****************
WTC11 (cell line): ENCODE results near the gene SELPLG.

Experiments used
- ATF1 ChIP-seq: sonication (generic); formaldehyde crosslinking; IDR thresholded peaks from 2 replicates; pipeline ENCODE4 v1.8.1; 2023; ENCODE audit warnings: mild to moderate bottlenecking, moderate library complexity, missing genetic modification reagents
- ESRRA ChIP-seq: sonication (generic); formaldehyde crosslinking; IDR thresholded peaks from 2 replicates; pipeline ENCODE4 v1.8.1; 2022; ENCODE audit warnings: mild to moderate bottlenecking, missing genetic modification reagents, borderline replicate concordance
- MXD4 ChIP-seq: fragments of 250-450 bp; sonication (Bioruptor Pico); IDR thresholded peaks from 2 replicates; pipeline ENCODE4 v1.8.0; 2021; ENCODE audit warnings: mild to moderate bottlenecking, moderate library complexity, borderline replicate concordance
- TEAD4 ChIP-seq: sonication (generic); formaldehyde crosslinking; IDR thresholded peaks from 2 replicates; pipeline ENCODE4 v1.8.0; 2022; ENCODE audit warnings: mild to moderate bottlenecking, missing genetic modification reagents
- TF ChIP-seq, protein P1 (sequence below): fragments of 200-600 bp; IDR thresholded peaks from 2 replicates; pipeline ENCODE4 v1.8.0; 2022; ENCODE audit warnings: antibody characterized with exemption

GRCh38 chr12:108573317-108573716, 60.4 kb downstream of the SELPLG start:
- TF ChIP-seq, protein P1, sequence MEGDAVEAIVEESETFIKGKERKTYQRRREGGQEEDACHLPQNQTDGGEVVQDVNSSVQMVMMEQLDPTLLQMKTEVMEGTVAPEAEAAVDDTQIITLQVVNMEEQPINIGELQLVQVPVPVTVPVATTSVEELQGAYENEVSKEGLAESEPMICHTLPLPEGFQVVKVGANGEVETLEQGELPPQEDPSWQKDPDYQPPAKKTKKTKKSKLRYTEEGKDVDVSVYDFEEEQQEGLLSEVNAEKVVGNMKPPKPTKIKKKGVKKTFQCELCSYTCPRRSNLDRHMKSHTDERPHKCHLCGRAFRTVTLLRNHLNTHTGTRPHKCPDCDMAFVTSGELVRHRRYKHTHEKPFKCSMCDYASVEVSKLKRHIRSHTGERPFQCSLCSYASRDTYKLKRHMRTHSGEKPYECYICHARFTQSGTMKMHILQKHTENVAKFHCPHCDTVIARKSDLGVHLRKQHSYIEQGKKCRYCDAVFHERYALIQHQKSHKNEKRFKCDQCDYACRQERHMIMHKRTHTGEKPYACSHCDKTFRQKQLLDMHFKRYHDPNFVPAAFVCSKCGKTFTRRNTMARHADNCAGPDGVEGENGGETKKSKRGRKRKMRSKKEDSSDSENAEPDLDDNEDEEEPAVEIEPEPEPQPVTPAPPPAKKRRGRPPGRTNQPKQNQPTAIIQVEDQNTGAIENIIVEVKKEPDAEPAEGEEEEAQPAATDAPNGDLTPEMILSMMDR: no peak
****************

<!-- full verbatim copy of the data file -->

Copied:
WTC11 (cell line): ENCODE results near the gene SELPLG.

Experiments used
- ATF1 ChIP-seq: sonication (generic); formaldehyde crosslinking; IDR thresholded peaks from 2 replicates; pipeline ENCODE4 v1.8.1; 2023; ENCODE audit warnings: mild to moderate bottlenecking, moderate library complexity, missing genetic modification reagents
- ESRRA ChIP-seq: sonication (generic); formaldehyde crosslinking; IDR thresholded peaks from 2 replicates; pipeline ENCODE4 v1.8.1; 2022; ENCODE audit warnings: mild to moderate bottlenecking, missing genetic modification reagents, borderline replicate concordance
- MXD4 ChIP-seq: fragments of 250-450 bp; sonication (Bioruptor Pico); IDR thresholded peaks from 2 replicates; pipeline ENCODE4 v1.8.0; 2021; ENCODE audit warnings: mild to moderate bottlenecking, moderate library complexity, borderline replicate concordance
- TEAD4 ChIP-seq: sonication (generic); formaldehyde crosslinking; IDR thresholded peaks from 2 replicates; pipeline ENCODE4 v1.8.0; 2022; ENCODE audit warnings: mild to moderate bottlenecking, missing genetic modification reagents
- TF ChIP-seq, protein P1 (sequence below): fragments of 200-600 bp; IDR thresholded peaks from 2 replicates; pipeline ENCODE4 v1.8.0; 2022; ENCODE audit warnings: antibody characterized with exemption

GRCh38 chr12:108573317-108573716, 60.4 kb downstream of the SELPLG start:
- TF ChIP-seq, protein P1, sequence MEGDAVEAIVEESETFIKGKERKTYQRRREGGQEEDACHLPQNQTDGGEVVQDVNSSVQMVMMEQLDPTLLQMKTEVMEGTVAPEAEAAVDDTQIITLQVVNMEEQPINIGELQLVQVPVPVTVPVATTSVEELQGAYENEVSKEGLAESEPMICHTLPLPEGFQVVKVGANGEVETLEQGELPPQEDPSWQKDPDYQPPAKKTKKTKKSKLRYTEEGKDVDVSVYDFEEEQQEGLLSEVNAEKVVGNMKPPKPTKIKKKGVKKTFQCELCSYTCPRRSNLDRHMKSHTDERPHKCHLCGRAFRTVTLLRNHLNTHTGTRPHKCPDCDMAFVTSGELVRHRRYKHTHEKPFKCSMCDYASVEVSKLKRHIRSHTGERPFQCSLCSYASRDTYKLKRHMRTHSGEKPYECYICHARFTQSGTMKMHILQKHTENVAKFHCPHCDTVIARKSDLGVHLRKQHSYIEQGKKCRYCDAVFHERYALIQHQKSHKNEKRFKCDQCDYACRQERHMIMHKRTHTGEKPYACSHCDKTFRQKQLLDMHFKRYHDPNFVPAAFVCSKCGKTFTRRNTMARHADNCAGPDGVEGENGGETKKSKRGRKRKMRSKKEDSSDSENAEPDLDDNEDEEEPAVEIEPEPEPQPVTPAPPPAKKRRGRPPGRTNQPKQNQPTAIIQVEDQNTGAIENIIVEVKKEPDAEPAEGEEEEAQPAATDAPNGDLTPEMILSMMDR: no peak